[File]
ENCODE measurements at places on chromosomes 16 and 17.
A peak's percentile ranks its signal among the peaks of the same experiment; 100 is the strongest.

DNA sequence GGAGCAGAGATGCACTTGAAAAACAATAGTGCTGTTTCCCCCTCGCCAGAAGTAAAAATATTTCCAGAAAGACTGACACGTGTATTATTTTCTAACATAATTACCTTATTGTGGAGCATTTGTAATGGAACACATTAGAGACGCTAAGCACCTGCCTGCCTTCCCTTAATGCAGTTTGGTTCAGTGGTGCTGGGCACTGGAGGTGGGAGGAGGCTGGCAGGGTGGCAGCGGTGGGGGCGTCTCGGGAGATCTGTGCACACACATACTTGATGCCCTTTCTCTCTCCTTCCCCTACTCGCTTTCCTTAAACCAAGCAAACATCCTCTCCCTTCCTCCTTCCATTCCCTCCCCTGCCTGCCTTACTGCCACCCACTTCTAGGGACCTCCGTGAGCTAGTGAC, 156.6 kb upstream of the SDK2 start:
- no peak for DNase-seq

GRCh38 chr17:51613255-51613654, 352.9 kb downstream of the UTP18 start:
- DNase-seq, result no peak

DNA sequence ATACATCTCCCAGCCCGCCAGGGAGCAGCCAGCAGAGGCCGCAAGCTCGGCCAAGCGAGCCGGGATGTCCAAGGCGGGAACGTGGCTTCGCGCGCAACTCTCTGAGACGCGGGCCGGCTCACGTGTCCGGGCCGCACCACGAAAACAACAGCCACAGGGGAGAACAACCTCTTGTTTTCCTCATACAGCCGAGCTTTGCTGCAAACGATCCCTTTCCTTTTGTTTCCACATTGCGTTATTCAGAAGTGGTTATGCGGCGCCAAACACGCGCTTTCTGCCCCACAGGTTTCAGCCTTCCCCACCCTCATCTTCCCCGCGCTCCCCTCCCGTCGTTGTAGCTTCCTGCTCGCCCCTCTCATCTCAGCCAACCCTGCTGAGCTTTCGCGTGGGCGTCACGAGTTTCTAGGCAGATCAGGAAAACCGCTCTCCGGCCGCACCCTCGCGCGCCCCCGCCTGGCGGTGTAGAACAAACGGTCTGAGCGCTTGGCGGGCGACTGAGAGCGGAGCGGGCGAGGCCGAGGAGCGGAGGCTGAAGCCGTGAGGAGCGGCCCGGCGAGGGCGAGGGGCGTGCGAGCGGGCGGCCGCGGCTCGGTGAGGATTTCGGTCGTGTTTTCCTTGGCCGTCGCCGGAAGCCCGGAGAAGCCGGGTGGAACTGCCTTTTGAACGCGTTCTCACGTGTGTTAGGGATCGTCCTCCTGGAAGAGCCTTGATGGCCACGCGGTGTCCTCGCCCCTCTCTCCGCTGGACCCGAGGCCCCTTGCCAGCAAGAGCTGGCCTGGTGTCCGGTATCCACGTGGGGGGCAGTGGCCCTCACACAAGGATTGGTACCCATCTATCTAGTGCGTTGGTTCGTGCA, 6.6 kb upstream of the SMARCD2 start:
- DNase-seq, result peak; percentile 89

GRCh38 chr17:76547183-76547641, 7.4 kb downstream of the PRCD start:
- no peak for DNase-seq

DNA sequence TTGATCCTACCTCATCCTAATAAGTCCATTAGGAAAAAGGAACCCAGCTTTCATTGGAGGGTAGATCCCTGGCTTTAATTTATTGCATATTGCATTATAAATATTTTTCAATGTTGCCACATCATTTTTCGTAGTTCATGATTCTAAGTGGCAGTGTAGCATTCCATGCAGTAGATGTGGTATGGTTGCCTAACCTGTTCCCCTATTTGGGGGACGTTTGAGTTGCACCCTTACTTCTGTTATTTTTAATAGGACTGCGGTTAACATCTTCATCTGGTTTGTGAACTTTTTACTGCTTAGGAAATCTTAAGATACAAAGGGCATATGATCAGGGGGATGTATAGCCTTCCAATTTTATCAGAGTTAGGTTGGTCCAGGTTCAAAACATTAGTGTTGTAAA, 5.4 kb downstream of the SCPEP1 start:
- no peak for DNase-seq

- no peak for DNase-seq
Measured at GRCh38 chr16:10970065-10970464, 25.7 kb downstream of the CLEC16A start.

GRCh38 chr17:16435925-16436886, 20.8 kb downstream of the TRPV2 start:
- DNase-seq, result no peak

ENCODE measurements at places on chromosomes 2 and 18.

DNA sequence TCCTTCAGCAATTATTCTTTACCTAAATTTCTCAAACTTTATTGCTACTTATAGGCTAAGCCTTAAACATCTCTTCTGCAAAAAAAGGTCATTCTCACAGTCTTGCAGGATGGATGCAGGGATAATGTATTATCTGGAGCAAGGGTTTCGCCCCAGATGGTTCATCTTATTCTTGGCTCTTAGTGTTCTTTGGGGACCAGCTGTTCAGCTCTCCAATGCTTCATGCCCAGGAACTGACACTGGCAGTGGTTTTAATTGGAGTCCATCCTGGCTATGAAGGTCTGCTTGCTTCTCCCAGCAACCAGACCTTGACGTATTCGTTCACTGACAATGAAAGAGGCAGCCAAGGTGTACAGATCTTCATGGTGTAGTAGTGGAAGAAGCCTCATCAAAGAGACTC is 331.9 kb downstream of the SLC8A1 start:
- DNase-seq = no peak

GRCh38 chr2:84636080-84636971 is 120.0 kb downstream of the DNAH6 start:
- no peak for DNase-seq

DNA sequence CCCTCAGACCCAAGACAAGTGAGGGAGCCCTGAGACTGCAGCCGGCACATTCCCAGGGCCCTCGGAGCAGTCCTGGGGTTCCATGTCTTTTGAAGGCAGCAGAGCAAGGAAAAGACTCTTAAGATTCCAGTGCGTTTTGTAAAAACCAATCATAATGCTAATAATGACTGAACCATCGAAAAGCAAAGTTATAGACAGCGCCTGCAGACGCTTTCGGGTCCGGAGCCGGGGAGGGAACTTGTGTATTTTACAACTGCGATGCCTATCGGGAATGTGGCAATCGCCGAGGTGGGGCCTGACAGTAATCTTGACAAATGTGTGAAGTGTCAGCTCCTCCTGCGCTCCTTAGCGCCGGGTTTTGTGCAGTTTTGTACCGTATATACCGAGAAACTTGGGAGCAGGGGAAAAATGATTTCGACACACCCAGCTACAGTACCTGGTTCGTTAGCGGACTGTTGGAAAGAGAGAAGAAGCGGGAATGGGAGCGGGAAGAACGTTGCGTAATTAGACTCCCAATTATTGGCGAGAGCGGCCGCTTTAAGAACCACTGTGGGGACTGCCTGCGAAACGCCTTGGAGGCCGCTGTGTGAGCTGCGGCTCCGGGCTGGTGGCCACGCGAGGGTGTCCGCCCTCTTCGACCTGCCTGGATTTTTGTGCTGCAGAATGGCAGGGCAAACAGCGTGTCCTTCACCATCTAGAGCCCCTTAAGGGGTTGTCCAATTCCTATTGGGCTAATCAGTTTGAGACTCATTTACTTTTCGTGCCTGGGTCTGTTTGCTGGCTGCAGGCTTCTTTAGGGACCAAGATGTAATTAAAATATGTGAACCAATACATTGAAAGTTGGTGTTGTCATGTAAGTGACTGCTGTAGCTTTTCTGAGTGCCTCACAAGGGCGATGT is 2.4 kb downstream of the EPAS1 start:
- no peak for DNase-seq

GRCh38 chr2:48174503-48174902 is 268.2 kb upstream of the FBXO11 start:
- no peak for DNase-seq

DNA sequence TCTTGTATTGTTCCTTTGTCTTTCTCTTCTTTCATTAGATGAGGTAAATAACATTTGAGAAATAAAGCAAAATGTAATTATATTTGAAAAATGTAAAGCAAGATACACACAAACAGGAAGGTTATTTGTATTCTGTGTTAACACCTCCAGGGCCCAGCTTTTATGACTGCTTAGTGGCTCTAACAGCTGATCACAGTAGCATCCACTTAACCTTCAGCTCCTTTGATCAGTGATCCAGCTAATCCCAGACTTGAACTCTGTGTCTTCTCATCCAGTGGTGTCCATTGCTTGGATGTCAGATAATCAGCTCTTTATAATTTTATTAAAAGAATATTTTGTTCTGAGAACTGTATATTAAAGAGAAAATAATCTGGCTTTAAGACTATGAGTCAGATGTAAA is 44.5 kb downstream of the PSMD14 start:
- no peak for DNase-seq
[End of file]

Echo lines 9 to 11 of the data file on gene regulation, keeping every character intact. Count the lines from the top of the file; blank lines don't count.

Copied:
GRCh38 chr17:76547183-76547641, 7.4 kb downstream of the PRCD start:
- no peak for DNase-seq

DNA sequence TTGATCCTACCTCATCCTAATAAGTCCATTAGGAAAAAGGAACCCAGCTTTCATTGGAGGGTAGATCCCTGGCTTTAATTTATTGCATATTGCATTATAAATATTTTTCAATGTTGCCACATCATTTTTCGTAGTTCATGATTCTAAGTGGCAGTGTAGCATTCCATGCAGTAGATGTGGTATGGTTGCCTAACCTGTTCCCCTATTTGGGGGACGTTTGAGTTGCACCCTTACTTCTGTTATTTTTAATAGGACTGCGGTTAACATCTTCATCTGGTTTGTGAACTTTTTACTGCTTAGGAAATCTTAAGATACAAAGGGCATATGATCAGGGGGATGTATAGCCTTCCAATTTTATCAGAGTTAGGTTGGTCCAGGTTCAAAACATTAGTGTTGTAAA, 5.4 kb downstream of the SCPEP1 start: